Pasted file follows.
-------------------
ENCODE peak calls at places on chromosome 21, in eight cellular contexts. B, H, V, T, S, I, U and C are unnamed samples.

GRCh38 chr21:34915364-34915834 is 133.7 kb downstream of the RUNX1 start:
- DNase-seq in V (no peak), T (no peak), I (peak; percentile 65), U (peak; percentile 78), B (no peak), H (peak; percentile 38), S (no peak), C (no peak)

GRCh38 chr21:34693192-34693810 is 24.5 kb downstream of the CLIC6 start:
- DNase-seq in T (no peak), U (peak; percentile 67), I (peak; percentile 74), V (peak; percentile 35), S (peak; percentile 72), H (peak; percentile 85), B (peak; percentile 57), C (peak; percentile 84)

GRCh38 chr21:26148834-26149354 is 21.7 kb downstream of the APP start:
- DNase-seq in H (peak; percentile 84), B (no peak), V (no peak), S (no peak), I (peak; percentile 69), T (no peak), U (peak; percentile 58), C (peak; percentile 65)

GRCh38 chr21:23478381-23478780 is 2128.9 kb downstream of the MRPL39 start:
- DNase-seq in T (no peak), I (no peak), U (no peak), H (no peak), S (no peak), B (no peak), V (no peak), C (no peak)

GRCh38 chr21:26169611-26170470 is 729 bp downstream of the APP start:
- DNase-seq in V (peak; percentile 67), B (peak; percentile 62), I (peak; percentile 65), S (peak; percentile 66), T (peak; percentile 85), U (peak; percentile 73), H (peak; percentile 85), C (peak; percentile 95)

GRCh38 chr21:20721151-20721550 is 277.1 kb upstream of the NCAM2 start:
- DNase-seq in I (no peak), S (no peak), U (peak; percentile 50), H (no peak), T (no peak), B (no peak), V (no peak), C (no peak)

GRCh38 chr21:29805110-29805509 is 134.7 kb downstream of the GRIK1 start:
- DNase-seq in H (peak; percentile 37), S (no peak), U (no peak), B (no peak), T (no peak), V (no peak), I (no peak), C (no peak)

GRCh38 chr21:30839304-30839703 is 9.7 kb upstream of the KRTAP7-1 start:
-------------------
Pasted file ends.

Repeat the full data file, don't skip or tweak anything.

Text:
ENCODE peak calls at places on chromosome 21, in eight cellular contexts. B, H, V, T, S, I, U and C are unnamed samples.

GRCh38 chr21:34915364-34915834 is 133.7 kb downstream of the RUNX1 start:
- DNase-seq in V (no peak), T (no peak), I (peak; percentile 65), U (peak; percentile 78), B (no peak), H (peak; percentile 38), S (no peak), C (no peak)

GRCh38 chr21:34693192-34693810 is 24.5 kb downstream of the CLIC6 start:
- DNase-seq in T (no peak), U (peak; percentile 67), I (peak; percentile 74), V (peak; percentile 35), S (peak; percentile 72), H (peak; percentile 85), B (peak; percentile 57), C (peak; percentile 84)

GRCh38 chr21:26148834-26149354 is 21.7 kb downstream of the APP start:
- DNase-seq in H (peak; percentile 84), B (no peak), V (no peak), S (no peak), I (peak; percentile 69), T (no peak), U (peak; percentile 58), C (peak; percentile 65)

GRCh38 chr21:23478381-23478780 is 2128.9 kb downstream of the MRPL39 start:
- DNase-seq in T (no peak), I (no peak), U (no peak), H (no peak), S (no peak), B (no peak), V (no peak), C (no peak)

GRCh38 chr21:26169611-26170470 is 729 bp downstream of the APP start:
- DNase-seq in V (peak; percentile 67), B (peak; percentile 62), I (peak; percentile 65), S (peak; percentile 66), T (peak; percentile 85), U (peak; percentile 73), H (peak; percentile 85), C (peak; percentile 95)

GRCh38 chr21:20721151-20721550 is 277.1 kb upstream of the NCAM2 start:
- DNase-seq in I (no peak), S (no peak), U (peak; percentile 50), H (no peak), T (no peak), B (no peak), V (no peak), C (no peak)

GRCh38 chr21:29805110-29805509 is 134.7 kb downstream of the GRIK1 start:
- DNase-seq in H (peak; percentile 37), S (no peak), U (no peak), B (no peak), T (no peak), V (no peak), I (no peak), C (no peak)

GRCh38 chr21:30839304-30839703 is 9.7 kb upstream of the KRTAP7-1 start: